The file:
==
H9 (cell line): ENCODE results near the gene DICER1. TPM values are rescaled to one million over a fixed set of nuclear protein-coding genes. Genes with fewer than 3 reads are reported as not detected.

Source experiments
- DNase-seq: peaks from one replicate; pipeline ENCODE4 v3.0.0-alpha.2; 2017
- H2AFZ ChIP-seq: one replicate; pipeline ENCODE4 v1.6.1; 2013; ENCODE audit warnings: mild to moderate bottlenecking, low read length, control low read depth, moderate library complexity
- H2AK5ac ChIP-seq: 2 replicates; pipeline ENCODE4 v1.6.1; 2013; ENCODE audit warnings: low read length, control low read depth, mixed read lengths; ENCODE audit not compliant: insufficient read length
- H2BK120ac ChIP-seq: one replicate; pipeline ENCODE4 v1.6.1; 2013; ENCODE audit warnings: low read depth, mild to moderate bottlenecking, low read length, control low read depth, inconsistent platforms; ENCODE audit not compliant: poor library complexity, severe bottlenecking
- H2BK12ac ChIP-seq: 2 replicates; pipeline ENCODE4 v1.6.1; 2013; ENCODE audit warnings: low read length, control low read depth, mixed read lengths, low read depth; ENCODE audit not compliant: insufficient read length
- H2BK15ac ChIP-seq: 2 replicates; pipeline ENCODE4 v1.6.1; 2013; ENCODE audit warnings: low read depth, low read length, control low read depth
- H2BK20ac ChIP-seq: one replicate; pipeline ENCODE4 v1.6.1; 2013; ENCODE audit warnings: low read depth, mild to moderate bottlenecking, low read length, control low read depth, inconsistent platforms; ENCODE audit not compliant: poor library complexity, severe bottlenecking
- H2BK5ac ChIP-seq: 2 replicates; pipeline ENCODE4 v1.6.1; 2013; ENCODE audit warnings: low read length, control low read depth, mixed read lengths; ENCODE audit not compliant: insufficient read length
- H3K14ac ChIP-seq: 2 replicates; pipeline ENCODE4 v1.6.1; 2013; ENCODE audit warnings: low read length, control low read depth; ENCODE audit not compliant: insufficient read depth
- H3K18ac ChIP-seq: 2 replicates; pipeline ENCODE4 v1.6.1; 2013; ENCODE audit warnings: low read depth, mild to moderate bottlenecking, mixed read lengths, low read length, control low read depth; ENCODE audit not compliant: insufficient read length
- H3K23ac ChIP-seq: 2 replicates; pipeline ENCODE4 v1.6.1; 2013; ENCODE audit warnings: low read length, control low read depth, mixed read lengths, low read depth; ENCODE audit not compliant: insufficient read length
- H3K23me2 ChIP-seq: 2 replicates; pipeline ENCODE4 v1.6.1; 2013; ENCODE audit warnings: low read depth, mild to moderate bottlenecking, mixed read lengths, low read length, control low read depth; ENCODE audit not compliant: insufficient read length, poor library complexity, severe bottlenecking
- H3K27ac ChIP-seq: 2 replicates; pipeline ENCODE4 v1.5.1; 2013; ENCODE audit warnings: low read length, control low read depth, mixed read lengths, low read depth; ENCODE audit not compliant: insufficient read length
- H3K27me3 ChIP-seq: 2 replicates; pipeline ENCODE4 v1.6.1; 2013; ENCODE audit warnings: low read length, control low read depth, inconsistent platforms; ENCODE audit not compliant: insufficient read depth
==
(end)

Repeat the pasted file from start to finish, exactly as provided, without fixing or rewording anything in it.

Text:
H9 (cell line): ENCODE results near the gene DICER1. TPM values are rescaled to one million over a fixed set of nuclear protein-coding genes. Genes with fewer than 3 reads are reported as not detected.

Source experiments
- DNase-seq: peaks from one replicate; pipeline ENCODE4 v3.0.0-alpha.2; 2017
- H2AFZ ChIP-seq: one replicate; pipeline ENCODE4 v1.6.1; 2013; ENCODE audit warnings: mild to moderate bottlenecking, low read length, control low read depth, moderate library complexity
- H2AK5ac ChIP-seq: 2 replicates; pipeline ENCODE4 v1.6.1; 2013; ENCODE audit warnings: low read length, control low read depth, mixed read lengths; ENCODE audit not compliant: insufficient read length
- H2BK120ac ChIP-seq: one replicate; pipeline ENCODE4 v1.6.1; 2013; ENCODE audit warnings: low read depth, mild to moderate bottlenecking, low read length, control low read depth, inconsistent platforms; ENCODE audit not compliant: poor library complexity, severe bottlenecking
- H2BK12ac ChIP-seq: 2 replicates; pipeline ENCODE4 v1.6.1; 2013; ENCODE audit warnings: low read length, control low read depth, mixed read lengths, low read depth; ENCODE audit not compliant: insufficient read length
- H2BK15ac ChIP-seq: 2 replicates; pipeline ENCODE4 v1.6.1; 2013; ENCODE audit warnings: low read depth, low read length, control low read depth
- H2BK20ac ChIP-seq: one replicate; pipeline ENCODE4 v1.6.1; 2013; ENCODE audit warnings: low read depth, mild to moderate bottlenecking, low read length, control low read depth, inconsistent platforms; ENCODE audit not compliant: poor library complexity, severe bottlenecking
- H2BK5ac ChIP-seq: 2 replicates; pipeline ENCODE4 v1.6.1; 2013; ENCODE audit warnings: low read length, control low read depth, mixed read lengths; ENCODE audit not compliant: insufficient read length
- H3K14ac ChIP-seq: 2 replicates; pipeline ENCODE4 v1.6.1; 2013; ENCODE audit warnings: low read length, control low read depth; ENCODE audit not compliant: insufficient read depth
- H3K18ac ChIP-seq: 2 replicates; pipeline ENCODE4 v1.6.1; 2013; ENCODE audit warnings: low read depth, mild to moderate bottlenecking, mixed read lengths, low read length, control low read depth; ENCODE audit not compliant: insufficient read length
- H3K23ac ChIP-seq: 2 replicates; pipeline ENCODE4 v1.6.1; 2013; ENCODE audit warnings: low read length, control low read depth, mixed read lengths, low read depth; ENCODE audit not compliant: insufficient read length
- H3K23me2 ChIP-seq: 2 replicates; pipeline ENCODE4 v1.6.1; 2013; ENCODE audit warnings: low read depth, mild to moderate bottlenecking, mixed read lengths, low read length, control low read depth; ENCODE audit not compliant: insufficient read length, poor library complexity, severe bottlenecking
- H3K27ac ChIP-seq: 2 replicates; pipeline ENCODE4 v1.5.1; 2013; ENCODE audit warnings: low read length, control low read depth, mixed read lengths, low read depth; ENCODE audit not compliant: insufficient read length
- H3K27me3 ChIP-seq: 2 replicates; pipeline ENCODE4 v1.6.1; 2013; ENCODE audit warnings: low read length, control low read depth, inconsistent platforms; ENCODE audit not compliant: insufficient read depth